Magazine article Risk Management

Managing Pain in the Workforce

Magazine article Risk Management

Managing Pain in the Workforce

Article excerpt

Pain is the top cause ofadult disability in the United States, costing the workforce as much as $334 billion each year in lost productivity costs, according to a 2012 study in the Journal of Pain. While the musculoskeletal "pain points," such as back pain and carpal tunnel, are well known and their direct costs well-documented, there has been less emphasis on-or awareness of- the secondary or mental health effects of pain: anxiety, depression, unclear thinking and memory loss.

Even what someone might consider mild discomfort or irritation can cause these secondary effects and can affect everything from sleep to diet to exercise. As a result, these conditions can-and often do-impinge on the workplace, with symptoms manifesting themselves in form of diminished employee morale, focus and performance.

There is also a "compounding effect"- the more pain persists, the more of an impact it can have. It may become a vicious cycle, as discomfort in one area causes problems in another. Employees who are suffering and unable to work miss out not only on the income, but also the sense of meaning, purposefulness and belonging that can be gained from a job. Initial distress may lead to chronic anxiety and even depression.

Those who are able to work may only be there in body, unable to focus and perform as expected. This is known as presenteeism and it can be an even greater drag on productivity than absenteeism. In fact, according to a Global Corporate Challenge report, the cost of presenteeism to businesses is 10 times higher than that of absenteeism and amounts to as much as 57.5 days lost per employee each year.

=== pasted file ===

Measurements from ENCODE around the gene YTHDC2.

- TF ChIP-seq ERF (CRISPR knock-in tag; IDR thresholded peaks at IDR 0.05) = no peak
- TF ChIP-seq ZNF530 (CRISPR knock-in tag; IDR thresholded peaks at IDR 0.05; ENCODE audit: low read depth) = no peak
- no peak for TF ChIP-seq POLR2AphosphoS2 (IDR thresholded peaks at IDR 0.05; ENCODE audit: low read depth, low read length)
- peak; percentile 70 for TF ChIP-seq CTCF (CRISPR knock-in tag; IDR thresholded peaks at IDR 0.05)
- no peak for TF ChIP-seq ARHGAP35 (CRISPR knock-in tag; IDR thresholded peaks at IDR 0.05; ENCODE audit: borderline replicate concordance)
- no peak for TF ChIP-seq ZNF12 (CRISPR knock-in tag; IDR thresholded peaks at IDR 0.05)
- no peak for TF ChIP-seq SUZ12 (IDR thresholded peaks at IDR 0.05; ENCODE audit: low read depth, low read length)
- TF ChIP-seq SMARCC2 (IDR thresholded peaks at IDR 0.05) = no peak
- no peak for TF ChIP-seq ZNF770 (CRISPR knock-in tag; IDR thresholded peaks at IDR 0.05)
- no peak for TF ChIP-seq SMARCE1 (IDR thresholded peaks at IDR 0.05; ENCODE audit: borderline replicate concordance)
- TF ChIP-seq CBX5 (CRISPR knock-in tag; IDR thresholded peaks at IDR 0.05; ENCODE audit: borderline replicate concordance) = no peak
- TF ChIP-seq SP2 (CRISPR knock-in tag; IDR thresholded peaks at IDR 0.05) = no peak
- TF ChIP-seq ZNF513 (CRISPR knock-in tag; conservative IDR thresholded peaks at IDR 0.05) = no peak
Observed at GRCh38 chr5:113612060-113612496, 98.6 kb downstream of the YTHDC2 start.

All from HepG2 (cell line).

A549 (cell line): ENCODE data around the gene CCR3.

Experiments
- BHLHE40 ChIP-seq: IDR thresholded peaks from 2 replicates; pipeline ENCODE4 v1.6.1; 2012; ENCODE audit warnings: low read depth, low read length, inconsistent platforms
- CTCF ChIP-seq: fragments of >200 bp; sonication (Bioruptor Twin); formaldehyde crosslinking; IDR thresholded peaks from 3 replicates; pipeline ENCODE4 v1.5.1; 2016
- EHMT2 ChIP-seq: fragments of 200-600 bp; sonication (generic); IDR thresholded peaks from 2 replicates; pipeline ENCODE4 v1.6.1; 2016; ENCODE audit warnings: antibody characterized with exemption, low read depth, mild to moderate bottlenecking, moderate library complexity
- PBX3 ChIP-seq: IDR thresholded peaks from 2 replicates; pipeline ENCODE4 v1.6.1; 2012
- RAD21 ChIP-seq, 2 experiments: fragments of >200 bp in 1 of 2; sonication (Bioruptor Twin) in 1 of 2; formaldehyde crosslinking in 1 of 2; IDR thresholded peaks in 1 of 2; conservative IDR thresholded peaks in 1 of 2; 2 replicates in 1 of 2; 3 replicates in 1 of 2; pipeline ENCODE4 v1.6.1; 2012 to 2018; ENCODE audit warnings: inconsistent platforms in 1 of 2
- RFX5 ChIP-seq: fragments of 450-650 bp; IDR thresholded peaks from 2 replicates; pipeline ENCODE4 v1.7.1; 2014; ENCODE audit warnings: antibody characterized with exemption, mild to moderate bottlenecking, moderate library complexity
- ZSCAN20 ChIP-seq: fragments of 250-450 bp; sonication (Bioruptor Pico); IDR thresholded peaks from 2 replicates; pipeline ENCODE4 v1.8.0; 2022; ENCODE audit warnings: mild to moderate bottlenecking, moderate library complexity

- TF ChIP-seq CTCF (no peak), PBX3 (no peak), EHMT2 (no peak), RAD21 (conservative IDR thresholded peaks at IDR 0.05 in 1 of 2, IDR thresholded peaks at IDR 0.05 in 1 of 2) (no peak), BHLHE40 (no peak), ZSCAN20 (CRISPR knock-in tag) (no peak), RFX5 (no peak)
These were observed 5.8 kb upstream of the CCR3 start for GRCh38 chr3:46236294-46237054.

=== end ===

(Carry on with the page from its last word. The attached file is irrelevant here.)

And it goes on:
In order to effectively address chronic pain, employers need to take a systematic, evidence-based approach, including pain assessment, education, worksite therapy and training. The "four pillars of pain management" are:

i.Develop a system of employeecentered integrated pain management practices based on a model ofcare that offers access to the full spectrum of pain treatment options. Evidence-based pain management is founded on a proactive and holistic approach that is pegged to outcomes, such as absenteeism, presenteeism, morale and worker satisfaction. It is based on preventing, managing and eliminating musculoskeletal discomfort, and continuously analyzing outcome data to see what is or is not working. A holistic approach addresses body, behavior and environment in an employee-centric pain mitigation model. This focuses on stretching, posture, body mechanics, coaching and training. It also incorporates technology that promotes healthy behaviors and creates a more "user-friendly" ergonomic office environment for sitting, standing, pushing, pulling and lifting. An employeecentric solution should involve onsite pain relief therapy before the issue becomes chronic, and before the pain starts creating or heightening the secondary effects. It should also include educational reinforcements and ongoing monitoring. Early interventions can pre-empt the need for doctor's visits or more involved physical therapy, reducing medical and workers compensation claims.

2. Take steps to eliminate barriers to pain care and improve the quality of care. The two biggest barriers to improving care are access and the stigma that attaches to those who seek it. Providing onsite treatment enables employees to more readily seek out and receive counseling and treatment. This can be augmented by making resources available online and by providing each employee with a self-treatment and pain management plan. Organizations can help reduce the perceived stigma by promoting the importance of awareness and early intervention pre- and post-treatment, and making employees aware of the costs to the company when chronic discomfort or pain compromises performance. …

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